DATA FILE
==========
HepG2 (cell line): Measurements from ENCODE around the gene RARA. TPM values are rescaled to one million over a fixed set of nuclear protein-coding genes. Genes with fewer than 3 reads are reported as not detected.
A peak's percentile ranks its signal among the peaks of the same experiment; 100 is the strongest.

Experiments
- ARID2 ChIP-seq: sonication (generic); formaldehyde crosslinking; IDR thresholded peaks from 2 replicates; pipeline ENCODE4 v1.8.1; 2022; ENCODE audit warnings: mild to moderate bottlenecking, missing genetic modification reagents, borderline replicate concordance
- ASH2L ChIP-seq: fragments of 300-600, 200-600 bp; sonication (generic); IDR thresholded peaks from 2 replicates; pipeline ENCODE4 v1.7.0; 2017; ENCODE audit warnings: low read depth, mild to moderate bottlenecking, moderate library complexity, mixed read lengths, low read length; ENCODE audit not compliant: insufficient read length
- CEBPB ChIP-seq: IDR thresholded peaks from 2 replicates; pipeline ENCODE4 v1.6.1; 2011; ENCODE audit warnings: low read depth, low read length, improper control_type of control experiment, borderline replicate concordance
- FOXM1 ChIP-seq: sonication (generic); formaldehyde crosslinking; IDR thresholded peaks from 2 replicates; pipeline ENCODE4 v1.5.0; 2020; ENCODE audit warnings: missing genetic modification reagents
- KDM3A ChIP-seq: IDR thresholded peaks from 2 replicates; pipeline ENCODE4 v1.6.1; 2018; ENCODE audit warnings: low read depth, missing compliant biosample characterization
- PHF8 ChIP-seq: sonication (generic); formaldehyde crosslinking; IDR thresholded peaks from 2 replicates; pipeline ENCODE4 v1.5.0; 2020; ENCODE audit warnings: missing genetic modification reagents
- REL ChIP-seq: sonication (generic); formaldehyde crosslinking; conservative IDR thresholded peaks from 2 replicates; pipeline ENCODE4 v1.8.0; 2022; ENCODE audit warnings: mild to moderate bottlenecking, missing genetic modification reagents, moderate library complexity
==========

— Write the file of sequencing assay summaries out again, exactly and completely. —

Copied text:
HepG2 (cell line): Measurements from ENCODE around the gene RARA. TPM values are rescaled to one million over a fixed set of nuclear protein-coding genes. Genes with fewer than 3 reads are reported as not detected.
A peak's percentile ranks its signal among the peaks of the same experiment; 100 is the strongest.

Experiments
- ARID2 ChIP-seq: sonication (generic); formaldehyde crosslinking; IDR thresholded peaks from 2 replicates; pipeline ENCODE4 v1.8.1; 2022; ENCODE audit warnings: mild to moderate bottlenecking, missing genetic modification reagents, borderline replicate concordance
- ASH2L ChIP-seq: fragments of 300-600, 200-600 bp; sonication (generic); IDR thresholded peaks from 2 replicates; pipeline ENCODE4 v1.7.0; 2017; ENCODE audit warnings: low read depth, mild to moderate bottlenecking, moderate library complexity, mixed read lengths, low read length; ENCODE audit not compliant: insufficient read length
- CEBPB ChIP-seq: IDR thresholded peaks from 2 replicates; pipeline ENCODE4 v1.6.1; 2011; ENCODE audit warnings: low read depth, low read length, improper control_type of control experiment, borderline replicate concordance
- FOXM1 ChIP-seq: sonication (generic); formaldehyde crosslinking; IDR thresholded peaks from 2 replicates; pipeline ENCODE4 v1.5.0; 2020; ENCODE audit warnings: missing genetic modification reagents
- KDM3A ChIP-seq: IDR thresholded peaks from 2 replicates; pipeline ENCODE4 v1.6.1; 2018; ENCODE audit warnings: low read depth, missing compliant biosample characterization
- PHF8 ChIP-seq: sonication (generic); formaldehyde crosslinking; IDR thresholded peaks from 2 replicates; pipeline ENCODE4 v1.5.0; 2020; ENCODE audit warnings: missing genetic modification reagents
- REL ChIP-seq: sonication (generic); formaldehyde crosslinking; conservative IDR thresholded peaks from 2 replicates; pipeline ENCODE4 v1.8.0; 2022; ENCODE audit warnings: mild to moderate bottlenecking, missing genetic modification reagents, moderate library complexity